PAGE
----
Bringing up (someone else’s) babyInstead of enjoying the requisite freedom and prosperity that is supposed to make being middle-aged comfortable, many 40-to-60-year-old women start work or return to the workplace to shoulder the burden of supporting their family. With the odds of a woman at that age finding a job stacked so high, many women are turning to positions that can guarantee a relatively high wage and dependable career: trained nannies.
The occupation is a growing cultural phenomenon in Korea. For generations, people here have believed that mothers should rest for no less than one month after delivery. Those who do not, it was believed, will suffer from illness when they get old.
Most of the nannies must leave their own home and work day and night living with the family of a newborn. Most are also at an age in which their own children are going to private schools or colleges, driving their expenses through the roof.
“They are from ordinary families with husbands and grownup children and houses of their own. Yet they have willpower,” said Yang Irisu, a supervisor at the Young Women’s Christian Association, which runs a program to train professional nannies.
The recent social trends toward early retirement and the end of lifelong employment in the wake of the 1997 financial crisis are other factors pushing these middle-aged women into the labor market.
“Husbands are staying at home after choosing ‘voluntary resignation’ and these women suddenly have to become breadwinners,” Ms. Yang said.
The nannies themselves are quick to agree with Ms. Yang’s assessment.
“I’ve raised my own children, and I thought this might help our family’s finances a little,” said Lee Jeong-hi, 55, who has been working as a nanny for a year. She added that her family is having financial difficulties and that she must raise her grandchildren as well. “I thought this would be the thing I could do best.”
“I was looking for a decent job, instead of something that could lead to easy but big money,” said Park Jong-sim, a 50-year-old mother of two, who has been working as nanny since 1984. “It’s hard work, but civilized. Besides that, it’s nice to see the babies grow.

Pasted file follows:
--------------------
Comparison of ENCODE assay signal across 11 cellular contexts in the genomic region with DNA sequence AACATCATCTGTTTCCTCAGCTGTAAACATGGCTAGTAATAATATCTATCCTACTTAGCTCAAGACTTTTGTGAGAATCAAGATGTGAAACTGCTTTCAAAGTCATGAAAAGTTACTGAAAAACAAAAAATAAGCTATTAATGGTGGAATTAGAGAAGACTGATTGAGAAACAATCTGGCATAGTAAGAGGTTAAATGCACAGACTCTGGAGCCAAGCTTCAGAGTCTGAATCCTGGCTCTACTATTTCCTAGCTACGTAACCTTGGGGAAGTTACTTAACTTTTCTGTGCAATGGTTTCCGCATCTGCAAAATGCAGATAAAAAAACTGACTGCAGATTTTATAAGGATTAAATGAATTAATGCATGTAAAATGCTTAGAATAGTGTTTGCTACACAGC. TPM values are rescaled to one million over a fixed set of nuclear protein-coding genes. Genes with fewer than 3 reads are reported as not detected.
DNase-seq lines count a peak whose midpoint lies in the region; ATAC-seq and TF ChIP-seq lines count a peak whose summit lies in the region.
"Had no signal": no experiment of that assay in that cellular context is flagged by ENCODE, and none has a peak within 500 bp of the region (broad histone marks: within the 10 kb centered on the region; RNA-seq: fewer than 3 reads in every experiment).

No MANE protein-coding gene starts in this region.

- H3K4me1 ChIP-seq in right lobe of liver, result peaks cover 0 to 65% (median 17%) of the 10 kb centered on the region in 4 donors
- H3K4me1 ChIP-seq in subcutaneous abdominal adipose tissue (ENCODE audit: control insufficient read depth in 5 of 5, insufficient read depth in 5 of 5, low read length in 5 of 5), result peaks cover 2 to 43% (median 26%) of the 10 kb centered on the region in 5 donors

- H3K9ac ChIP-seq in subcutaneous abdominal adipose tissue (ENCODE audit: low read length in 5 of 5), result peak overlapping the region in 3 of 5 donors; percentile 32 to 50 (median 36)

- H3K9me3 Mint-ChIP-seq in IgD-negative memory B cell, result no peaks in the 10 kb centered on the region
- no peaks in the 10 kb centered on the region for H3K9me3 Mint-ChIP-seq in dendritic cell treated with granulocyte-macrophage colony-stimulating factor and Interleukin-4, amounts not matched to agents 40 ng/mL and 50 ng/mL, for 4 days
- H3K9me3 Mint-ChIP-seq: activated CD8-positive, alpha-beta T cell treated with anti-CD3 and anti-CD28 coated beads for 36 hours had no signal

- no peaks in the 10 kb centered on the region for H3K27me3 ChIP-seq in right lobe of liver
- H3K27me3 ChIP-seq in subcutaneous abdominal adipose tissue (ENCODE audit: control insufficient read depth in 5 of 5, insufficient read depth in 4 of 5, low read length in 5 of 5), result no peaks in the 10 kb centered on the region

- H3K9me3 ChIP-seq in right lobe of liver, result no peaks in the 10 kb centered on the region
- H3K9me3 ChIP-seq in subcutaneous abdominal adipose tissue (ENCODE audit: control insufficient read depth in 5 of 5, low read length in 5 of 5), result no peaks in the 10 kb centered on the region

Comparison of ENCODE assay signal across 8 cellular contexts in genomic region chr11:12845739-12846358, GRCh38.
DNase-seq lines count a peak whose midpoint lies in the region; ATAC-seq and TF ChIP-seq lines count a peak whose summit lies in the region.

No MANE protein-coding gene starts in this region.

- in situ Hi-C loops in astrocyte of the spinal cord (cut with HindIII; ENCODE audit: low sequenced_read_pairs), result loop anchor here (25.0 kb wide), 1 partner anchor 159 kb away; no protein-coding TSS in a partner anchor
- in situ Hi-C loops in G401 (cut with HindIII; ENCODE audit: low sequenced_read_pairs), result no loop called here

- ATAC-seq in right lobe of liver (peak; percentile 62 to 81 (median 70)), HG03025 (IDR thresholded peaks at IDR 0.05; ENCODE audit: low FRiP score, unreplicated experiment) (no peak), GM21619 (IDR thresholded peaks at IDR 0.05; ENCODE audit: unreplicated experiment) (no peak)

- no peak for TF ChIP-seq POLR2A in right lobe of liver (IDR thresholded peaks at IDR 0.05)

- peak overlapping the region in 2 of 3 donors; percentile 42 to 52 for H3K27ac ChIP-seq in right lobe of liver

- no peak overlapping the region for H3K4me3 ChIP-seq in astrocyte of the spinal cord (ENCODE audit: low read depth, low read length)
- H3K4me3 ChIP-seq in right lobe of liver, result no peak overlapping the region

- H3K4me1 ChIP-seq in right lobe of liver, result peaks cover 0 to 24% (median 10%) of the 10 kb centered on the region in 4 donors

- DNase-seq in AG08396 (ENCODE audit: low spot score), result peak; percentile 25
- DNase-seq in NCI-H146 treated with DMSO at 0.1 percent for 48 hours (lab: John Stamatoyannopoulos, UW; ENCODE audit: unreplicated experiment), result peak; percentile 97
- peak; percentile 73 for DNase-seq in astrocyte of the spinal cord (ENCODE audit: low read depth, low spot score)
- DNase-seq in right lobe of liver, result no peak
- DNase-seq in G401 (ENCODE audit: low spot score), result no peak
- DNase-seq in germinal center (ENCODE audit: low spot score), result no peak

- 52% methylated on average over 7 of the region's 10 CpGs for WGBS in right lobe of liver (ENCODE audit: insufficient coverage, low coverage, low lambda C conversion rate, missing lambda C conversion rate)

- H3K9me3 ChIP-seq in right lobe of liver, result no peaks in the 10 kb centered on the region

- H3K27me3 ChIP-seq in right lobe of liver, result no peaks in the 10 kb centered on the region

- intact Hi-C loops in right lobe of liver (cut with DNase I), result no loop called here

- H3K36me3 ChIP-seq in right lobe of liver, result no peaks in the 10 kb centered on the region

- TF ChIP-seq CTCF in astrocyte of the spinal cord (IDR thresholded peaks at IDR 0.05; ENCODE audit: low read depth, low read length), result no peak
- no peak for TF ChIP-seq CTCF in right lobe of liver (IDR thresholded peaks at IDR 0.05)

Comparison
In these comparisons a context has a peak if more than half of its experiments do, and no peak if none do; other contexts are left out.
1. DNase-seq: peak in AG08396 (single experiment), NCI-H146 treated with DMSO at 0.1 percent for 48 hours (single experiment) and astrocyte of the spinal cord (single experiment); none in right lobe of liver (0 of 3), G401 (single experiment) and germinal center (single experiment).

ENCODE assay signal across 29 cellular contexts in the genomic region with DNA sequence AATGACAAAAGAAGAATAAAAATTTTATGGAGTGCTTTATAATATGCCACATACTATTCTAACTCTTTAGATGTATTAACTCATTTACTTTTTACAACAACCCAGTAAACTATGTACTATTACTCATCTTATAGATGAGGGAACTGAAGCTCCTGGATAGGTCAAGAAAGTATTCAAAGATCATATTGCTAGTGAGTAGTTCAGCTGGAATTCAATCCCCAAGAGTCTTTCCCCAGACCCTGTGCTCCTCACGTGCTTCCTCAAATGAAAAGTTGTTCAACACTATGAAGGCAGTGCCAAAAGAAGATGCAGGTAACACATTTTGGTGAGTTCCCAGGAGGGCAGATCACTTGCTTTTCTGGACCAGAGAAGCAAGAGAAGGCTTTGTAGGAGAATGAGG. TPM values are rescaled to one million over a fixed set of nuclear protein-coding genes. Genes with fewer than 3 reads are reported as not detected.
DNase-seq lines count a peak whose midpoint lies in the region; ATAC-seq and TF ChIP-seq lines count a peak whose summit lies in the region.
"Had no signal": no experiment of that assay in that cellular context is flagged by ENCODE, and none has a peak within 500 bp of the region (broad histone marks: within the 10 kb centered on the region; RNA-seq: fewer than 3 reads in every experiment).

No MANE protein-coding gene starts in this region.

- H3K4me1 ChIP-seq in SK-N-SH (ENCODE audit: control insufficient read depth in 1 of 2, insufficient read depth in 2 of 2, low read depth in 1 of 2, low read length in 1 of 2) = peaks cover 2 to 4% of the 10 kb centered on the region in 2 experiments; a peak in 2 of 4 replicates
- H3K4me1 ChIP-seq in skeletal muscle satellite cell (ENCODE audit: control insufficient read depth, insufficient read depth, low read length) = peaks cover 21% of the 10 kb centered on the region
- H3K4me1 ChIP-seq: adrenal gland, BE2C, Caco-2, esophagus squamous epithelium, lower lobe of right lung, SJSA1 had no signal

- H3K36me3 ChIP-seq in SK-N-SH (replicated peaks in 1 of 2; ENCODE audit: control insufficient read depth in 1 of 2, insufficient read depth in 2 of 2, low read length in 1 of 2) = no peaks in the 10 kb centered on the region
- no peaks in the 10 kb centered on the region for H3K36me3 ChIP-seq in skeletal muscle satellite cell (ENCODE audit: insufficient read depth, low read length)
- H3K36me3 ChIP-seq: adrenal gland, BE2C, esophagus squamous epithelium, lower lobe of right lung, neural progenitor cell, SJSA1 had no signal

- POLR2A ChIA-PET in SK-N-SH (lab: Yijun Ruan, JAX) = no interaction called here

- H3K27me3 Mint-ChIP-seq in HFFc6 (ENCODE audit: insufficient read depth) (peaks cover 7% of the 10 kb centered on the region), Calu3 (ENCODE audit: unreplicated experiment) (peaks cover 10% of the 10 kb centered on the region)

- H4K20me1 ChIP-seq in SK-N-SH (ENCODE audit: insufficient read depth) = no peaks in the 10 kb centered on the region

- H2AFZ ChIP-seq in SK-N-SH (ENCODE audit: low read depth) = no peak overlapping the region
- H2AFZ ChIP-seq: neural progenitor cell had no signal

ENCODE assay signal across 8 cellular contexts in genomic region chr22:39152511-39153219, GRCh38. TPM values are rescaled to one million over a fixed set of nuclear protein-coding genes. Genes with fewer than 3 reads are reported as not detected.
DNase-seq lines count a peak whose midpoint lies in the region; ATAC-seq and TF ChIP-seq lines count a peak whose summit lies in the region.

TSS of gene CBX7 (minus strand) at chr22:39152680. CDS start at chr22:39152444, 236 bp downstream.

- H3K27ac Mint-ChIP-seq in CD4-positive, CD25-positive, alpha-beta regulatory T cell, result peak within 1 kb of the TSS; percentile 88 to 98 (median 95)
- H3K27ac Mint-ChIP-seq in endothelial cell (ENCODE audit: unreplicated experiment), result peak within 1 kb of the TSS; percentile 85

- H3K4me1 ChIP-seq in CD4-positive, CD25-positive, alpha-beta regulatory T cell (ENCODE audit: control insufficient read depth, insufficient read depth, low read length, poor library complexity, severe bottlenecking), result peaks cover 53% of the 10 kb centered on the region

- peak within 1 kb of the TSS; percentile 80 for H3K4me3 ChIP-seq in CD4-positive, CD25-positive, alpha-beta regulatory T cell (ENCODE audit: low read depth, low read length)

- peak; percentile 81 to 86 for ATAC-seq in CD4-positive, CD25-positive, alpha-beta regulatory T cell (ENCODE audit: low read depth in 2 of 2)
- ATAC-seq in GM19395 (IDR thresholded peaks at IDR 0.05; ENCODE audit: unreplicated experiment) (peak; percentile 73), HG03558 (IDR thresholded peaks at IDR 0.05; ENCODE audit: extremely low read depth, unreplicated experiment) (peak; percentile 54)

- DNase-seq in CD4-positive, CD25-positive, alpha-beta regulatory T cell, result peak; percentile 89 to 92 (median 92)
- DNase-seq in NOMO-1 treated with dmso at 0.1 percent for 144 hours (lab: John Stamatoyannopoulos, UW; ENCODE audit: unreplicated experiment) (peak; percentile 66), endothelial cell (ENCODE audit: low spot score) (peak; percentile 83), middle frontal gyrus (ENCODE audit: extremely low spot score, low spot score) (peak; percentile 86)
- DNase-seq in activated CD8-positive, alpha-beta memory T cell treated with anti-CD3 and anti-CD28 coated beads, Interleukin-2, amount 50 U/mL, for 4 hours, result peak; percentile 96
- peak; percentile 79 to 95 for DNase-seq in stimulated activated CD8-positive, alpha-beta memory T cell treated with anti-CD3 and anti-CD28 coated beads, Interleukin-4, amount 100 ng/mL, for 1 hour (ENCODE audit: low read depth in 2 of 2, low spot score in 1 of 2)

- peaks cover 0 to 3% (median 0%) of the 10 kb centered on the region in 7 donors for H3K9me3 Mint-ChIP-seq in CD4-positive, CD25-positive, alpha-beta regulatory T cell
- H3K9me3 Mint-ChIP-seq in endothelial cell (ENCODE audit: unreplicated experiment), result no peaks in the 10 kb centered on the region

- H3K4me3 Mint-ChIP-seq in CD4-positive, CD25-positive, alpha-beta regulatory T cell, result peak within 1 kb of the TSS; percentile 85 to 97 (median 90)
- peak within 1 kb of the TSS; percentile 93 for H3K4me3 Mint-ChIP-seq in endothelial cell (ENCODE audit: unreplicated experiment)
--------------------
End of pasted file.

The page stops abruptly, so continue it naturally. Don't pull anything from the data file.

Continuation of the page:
“I was very sick when I first started working. But I worked hard and was content with the fact I could make a living,” Ms. Park said.
Ms. Yang added that early retirement is often cited as an important cause for divorce these days. “[The women] say they can’t just sit and do nothing while their husbands stay home. The one thing they’re most afraid of is their retirement benefits being drained little by little,” Ms. Yang said.
Currently, there are 780 nannies registered with the Seoul YWCA; two-thirds are in their 50s and 60s. A nanny must have at least a high school diploma, but more than half the nannies have college degrees, Ms. Yang said.
The YWCA also trains caretakers for patients, children and the elderly. The association first began the programs in 1962, starting with housekeepers and gradually expanded it to other areas. These days, YWCA-trained workers, including nannies and housekeepers, number 1,867 in Seoul alone.
Staying with the family of the newborn is
often easier for older women whose children have grown up and moved out of the house.
Their responsibilities are the same as any other nanny in Korea: preparing foods such as seaweed soup for mother (the soup is thought to help mothers recover from childbirth), assisting breastfeeding and taking care of the newborn. The two-week intensive course at the YWCA, taught by professionals, teaches them how to prepare foods for the mother, bathe and burp the baby, help with breastfeeding and what to do in emergencies. They are also required to go back for further training one day every month.